QuickBooks is one of the most widely used pieces of software on the planet. Many businesses consider it essential to their operations. When you need advice about using it, though, where do you turn? The answer is you talk with a QuickBooks ProAdvisor.

What Exactly is a ProAdvisor?

Obviously, anyone can buy a copy of the software and tell others how to use it. If you want some assurance that you're getting quality guidance, however, it would be nice to speak with someone who has formal training.

Intuit, the company that makes QB, certifies independent accountants who are versed in the use of the program. Each accountant is required to take a 55-question test, and most folks spend about 12 to 16 hours preparing for the test even though they're constant users of the software. In order to be certified as a ProAdvisor, an account must get at least 80% of the questions on the test right.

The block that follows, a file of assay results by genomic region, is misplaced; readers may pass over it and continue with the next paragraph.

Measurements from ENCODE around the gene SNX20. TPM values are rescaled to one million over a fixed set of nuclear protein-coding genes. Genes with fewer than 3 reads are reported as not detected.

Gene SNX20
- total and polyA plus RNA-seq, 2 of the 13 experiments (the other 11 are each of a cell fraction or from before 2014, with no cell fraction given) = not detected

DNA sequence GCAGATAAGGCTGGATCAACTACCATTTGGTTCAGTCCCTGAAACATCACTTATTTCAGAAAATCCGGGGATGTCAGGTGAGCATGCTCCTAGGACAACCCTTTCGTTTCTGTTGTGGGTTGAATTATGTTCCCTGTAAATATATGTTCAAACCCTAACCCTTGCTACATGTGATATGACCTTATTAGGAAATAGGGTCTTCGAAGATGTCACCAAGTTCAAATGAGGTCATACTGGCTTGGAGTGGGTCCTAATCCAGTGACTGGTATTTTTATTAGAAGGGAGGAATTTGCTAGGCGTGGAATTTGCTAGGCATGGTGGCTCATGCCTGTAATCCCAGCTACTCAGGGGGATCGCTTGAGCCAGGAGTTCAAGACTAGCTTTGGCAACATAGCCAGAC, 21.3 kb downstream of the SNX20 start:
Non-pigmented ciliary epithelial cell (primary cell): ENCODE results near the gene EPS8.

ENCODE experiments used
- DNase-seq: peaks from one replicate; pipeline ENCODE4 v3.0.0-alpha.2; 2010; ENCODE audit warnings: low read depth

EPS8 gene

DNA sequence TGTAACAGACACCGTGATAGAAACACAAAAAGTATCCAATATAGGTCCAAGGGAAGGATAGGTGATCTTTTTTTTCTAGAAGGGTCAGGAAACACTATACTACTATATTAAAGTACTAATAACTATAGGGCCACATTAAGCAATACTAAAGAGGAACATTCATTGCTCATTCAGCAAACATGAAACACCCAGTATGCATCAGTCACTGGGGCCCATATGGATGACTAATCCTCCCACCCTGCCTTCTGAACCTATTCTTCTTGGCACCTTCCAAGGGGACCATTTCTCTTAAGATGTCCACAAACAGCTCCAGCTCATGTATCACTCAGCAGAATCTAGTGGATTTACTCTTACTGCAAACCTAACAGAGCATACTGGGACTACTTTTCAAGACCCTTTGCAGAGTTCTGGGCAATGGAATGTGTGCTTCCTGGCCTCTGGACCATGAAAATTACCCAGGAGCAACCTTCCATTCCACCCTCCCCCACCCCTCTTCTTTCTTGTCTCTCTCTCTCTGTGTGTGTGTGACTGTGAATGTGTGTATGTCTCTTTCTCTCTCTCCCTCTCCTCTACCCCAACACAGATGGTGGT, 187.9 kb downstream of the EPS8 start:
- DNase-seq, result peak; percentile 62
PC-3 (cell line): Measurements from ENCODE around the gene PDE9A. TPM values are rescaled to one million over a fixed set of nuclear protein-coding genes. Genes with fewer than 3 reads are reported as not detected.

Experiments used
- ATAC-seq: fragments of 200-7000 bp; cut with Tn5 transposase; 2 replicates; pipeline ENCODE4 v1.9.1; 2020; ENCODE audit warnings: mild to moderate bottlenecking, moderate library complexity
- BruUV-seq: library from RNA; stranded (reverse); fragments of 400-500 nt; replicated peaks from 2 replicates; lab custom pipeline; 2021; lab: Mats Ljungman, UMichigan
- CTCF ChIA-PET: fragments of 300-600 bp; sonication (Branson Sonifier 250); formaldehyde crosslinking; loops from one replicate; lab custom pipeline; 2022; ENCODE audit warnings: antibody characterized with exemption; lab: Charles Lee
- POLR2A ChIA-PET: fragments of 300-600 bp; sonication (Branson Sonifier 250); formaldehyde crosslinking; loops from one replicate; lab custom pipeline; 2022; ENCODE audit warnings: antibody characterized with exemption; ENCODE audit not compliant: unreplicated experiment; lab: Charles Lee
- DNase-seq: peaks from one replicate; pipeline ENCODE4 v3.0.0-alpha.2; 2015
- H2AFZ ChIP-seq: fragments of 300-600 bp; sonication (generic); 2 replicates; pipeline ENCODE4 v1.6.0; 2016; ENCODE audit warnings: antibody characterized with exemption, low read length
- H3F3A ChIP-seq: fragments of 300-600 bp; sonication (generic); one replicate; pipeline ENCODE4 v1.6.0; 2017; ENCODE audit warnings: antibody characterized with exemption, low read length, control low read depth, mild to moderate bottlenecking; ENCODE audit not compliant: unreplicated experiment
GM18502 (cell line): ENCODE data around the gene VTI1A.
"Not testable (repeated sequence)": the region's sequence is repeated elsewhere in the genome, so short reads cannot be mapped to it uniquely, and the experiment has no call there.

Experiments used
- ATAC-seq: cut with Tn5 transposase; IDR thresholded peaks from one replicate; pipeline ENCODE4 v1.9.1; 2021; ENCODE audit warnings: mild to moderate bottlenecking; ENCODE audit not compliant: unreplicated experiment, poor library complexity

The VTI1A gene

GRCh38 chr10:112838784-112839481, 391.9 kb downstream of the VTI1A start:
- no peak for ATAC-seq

The exam breaks down into 17 questions on setting up clients and 10 questions about supporting them. 5 questions are on banking, 6 are on reports and 5 are on managing workloads. Another 7 pertain to prepping clients' books, and 5 more cover QB-based solutions aimed at clients. It should take at least two hours to finish the test.

How Do ProAdvisors Help Clients?

You can ask virtually any accounting or QuickBooks questions of someone who has been certified. Are you trying to compare the package to other offerings? They can explain the pros and cons. Having trouble with the installation process? They can help you through the whole process.

Many related tasks can be challenging for first-time users of QB. For example, incorporating a payment card system with a retail inventory control unit and having all the data automatically logged into QuickBooks is super convenient. It's also not a simple job to do during the setup phase.

Keeping Up to Date

As with any major software package that has tons of legacy components and customer favorites, QB will go through changes. Some shifts are due to an evolving regulatory environment, such as when the government implements new reporting and compliance requirements. Other changes will arise as new features are added or low-demand ones are retired.

It's a ProAdvisor's job to stay current with these developments. More importantly, they also can help their clients get up to speed with what's new as each revision to QB rolls out.